Arpana Rayamajhi

Immerse yourself in the colours of Nepal with jewellery designer Arpana.

IN GLOBAL HEROES, WE SHINE THE SPOTLIGHT ON REGIONALLY CELEBRATED STARS WHO ARE MAKING A GLOBAL IMPACT

Growing up in Kathmandu until the age of 24, Arpana Rayamajhi’s distinctly transcontinental jewellery designs – bright, beaded and interspersed with the odd curiosity and trinket – boasts a huge fan base, while Arpana, herself, has become something of a social media celebrity, thanks to her unique look and outspoken attitude on fashion, beauty and dual citizenship. She states that she has always known she would leave Nepal in order to “blossom” creatively. New York has since become her second home, and she tells us how the city’s energy has helped her fulfill her creative ambitions. “I’m very grateful for all the attention my work has received,” she says. “However, it just makes me think, ‘Arpana, you’ve got to keep making better and better work!’”

“I’ve always been interested in wearing jewellery. It has always been part of my mother’s getting dressed ritual, ever since I was a kid. When I first moved to New York, it started almost out of necessity because I was broke. The first piece I made for myself was a necklace and as soon as I started wearing it, people started commenting – not just friends, but strangers in restaurants and bars. That gave me the confidence to try and turn it into more of a serious thing.”

“Beauty is viewed very differently in Nepal and the West. I find that US culture is going through a bit of an identity crisis and people are becoming very preoccupied with their roots and heritage. In Nepal, we think very differently. We are striving for progress. People look at me through their American lens and try to figure out where I fit into the wider picture. Whereas, I just think – I’m Arpana, and that’s fine.” – Arpana

“My first collection was inspired by Tim Burton’s book, The Melancholy Death of Oyster Boy. I was on holiday on a beach and surrounded by sea urchins, and I started making connections between them, using the seashells in early designs. Beaded jewellery was a natural progression because beads are colourful and readily available to me. The second collection was inspired by Björk’s song “Wanderlust” – it spoke to me as someone who has moved around a lot. I’m a person of the world, not necessarily belonging to one place.” “For the creative director of Victoria’s Secret, Sophia Neophitou-Apostolou, who also runs 10 Magazine, to pick up my work and think it would work for the biggest fashion show in the world?” (Arpana’s jewellery was used in a recent Victoria’s Secret runway show.) “That was something I never imagined could happen.”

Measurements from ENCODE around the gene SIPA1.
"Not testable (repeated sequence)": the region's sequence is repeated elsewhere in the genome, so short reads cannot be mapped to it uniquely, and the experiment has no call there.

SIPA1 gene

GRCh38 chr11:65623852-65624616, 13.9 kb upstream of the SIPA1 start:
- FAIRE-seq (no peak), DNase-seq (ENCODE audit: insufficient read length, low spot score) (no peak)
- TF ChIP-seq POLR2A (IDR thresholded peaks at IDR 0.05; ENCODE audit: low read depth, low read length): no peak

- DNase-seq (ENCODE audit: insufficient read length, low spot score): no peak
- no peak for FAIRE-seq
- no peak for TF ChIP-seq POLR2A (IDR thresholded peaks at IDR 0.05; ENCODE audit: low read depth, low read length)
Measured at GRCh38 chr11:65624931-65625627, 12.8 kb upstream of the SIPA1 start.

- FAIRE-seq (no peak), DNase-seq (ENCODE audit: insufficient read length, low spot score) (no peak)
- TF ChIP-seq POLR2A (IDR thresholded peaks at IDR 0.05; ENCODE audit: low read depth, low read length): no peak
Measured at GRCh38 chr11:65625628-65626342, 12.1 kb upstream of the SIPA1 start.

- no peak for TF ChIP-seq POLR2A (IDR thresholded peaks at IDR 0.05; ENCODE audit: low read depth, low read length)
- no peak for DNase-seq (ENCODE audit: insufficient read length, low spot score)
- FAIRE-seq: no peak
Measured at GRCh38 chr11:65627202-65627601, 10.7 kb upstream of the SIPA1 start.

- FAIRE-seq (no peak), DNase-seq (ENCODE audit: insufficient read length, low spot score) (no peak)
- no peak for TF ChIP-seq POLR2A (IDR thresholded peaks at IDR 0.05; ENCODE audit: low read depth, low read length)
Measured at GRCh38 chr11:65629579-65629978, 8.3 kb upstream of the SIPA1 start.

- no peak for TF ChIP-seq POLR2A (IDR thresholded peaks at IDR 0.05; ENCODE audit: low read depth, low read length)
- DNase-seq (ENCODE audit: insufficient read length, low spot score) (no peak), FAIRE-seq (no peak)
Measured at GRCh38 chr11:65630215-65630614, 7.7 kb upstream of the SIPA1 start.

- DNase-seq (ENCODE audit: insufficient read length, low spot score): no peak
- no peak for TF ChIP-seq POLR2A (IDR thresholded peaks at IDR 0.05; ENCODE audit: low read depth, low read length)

“Moving to New York, I wasn’t just trying to establish myself as an artist so much as a person, operating in a completely new system. My part of the world wasn’t represented in the art school I attended, for example. Jewellery became a sort of escape for me and gave me a chance to get back to the creativity and freedom I’d enjoyed growing up. I think that sincerity is what people like about my work.”

“That is also my definition of beauty: sincerity, or when someone or something doesn’t need to conform with other people’s expectations. Beauty comes from being at peace with yourself and being content. Beauty is viewed very differently in Nepal and the West. I find that US culture is going through a bit of an identity crisis and people are becoming very preoccupied with their roots and heritage. In Nepal, we think very differently. We are striving for progress. People look at me through their American lens and try to figure out where I fit into the wider picture. Whereas, I just think – I’m Arpana, and that’s fine.”